Tuesday, August 21, 2007

Bases For Human Rights

Ed at Dispatches has some interesting commentary regarding the relative strengths of theistic and atheistic systems of human rights. Quoth Ed, quoting Tamanaha:

Taken on its own terms, it seems evident that, in the end, his religious believer is in the same position as a non-believer. Consider again the Nazi interlocutor. Perry's Christian will resist the Nazi by asserting that the Jew is equally one of God's children and possesses inherent human dignity. The Nazi can respond: "Your religion is a false religion. My religion, the true religion, disvalues Jews." Or the completely skeptical Nazi can say: "God is a fiction, so your religious beliefs are empty."

At this juncture, Perry's religious believer in human rights is indistinguishable from a non-religious person committed to human rights: both are confronted by someone who rejects entirely their particular (religious or non-religious) belief system. Perry admits this openly: the "religious position" "is vulnerable to disbelief by the Nazi....What position isn't?"

But if that's the case, then why do religious beliefs provide a superior foundation for human rights?

Exactly right. As I've always said, the argument from morality is not an argument for the existence of God, it's an argument for why God should exist; if he doesn't, then it leaves theists in exactly the same boat to which they assign atheists.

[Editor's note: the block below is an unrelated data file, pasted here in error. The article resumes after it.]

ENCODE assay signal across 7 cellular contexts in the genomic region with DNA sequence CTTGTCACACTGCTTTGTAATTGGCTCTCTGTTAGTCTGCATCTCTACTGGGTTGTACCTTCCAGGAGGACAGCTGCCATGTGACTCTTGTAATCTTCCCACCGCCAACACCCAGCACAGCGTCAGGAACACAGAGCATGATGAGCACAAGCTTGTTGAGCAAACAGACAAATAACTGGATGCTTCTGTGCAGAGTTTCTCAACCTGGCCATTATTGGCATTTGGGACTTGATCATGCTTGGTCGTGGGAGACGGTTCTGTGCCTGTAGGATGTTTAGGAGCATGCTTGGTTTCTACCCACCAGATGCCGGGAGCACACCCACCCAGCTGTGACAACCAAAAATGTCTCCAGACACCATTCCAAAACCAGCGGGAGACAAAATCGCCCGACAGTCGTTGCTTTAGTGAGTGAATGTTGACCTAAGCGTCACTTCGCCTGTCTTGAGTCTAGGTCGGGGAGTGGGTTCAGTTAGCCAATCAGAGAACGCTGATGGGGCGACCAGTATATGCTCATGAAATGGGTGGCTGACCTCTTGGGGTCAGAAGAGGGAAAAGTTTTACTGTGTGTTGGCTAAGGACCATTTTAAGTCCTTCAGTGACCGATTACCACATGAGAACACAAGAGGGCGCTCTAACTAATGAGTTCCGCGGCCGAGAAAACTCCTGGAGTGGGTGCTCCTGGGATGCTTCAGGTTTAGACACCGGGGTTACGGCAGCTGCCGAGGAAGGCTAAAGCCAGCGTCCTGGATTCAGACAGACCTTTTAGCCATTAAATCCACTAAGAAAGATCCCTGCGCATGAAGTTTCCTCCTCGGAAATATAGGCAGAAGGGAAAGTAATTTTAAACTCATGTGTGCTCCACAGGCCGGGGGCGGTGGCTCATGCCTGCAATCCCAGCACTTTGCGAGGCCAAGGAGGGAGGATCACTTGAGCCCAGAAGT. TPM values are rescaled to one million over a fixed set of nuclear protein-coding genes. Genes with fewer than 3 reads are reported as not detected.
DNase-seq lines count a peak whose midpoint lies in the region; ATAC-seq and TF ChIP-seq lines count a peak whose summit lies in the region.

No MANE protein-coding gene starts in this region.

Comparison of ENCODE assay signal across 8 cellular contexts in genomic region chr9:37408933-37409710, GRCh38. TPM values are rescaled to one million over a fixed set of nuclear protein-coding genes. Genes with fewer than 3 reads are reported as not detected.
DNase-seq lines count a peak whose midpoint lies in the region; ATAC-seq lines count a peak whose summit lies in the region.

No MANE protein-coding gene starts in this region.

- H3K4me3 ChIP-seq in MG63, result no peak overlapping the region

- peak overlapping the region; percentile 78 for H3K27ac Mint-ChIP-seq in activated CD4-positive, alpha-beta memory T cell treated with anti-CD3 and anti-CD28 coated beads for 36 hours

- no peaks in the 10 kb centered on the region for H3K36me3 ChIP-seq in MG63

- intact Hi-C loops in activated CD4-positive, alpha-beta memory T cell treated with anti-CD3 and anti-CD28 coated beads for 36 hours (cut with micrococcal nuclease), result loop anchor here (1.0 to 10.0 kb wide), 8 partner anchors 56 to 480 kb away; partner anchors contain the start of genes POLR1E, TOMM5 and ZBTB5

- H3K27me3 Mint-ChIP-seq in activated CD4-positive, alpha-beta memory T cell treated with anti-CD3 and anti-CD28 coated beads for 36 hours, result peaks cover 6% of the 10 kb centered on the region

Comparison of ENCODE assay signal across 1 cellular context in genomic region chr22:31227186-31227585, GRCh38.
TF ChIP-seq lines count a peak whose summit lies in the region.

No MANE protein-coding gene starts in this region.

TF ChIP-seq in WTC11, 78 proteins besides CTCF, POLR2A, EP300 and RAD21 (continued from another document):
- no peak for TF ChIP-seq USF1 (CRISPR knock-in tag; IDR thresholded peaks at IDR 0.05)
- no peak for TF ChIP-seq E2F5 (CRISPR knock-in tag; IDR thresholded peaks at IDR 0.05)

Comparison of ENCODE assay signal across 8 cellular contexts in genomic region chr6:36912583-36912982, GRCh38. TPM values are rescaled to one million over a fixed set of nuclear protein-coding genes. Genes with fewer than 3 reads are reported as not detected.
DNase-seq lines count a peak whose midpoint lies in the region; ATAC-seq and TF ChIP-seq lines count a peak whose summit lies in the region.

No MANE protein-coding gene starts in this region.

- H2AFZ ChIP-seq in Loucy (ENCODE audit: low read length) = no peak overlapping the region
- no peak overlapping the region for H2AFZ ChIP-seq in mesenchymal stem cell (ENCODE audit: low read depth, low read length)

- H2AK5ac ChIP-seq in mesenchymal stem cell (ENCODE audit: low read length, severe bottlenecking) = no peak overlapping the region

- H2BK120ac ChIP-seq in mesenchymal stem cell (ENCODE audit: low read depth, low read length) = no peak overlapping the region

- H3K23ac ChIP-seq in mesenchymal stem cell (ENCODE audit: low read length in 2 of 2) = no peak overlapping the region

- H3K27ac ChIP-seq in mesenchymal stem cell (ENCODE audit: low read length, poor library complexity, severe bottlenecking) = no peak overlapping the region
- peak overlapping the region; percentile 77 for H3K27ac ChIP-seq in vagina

It appears to me that both Ed and Tamanaha are overlooking a substantive difference between the theist and the atheist: the theist can argue absolute truth whereas the atheist cannot.

I've written about this before, but it seems like an argument worth restating. The theist always has recourse to God; the theist's position is supportable within the theist's own belief system. But the atheist has no such fallback position; when pressed on the issue ey're forced to admit that they're just making shit up. Per Tamanaha we have our theist, our atheist, and our Nazi (sounds like the setup to a joke, doesn't it?); let's illustrate the difference by way of a hypothetical conversation:

T: All humans have dignity.
A: What he said.
N: Bullshit.

T: No, really, God says so.
A: Well, actually I say so, but it amounts to the same thing.
N: I don't believe in God, and why should I care what you say?

T: It doesn't matter whether you believe in God or not.
A: Ummm... good question.

Obviously I'm being a little tongue-in-cheek here, but that's the essence of the argument. Within the theist's belief system "God says so" is a sufficient justification in itself. But the atheist, by denying the existence of god(s) and/or the supernatural, implicitly acknowledges that norms are a human creation. What can the atheist say when the Nazi asks "Why are your norms superior to mine?"? The atheist's belief system provides em with no truth test, no way to judge whether one set of norms is superior to another. Ey can wave eir hands and say things like "minimizes human suffering", but the Nazi is perfectly justified in responding "so what?".

So the atheist and the theist are actually in different boats: the theist can unequivocally assert that eir position is correct, but the atheist cannot.

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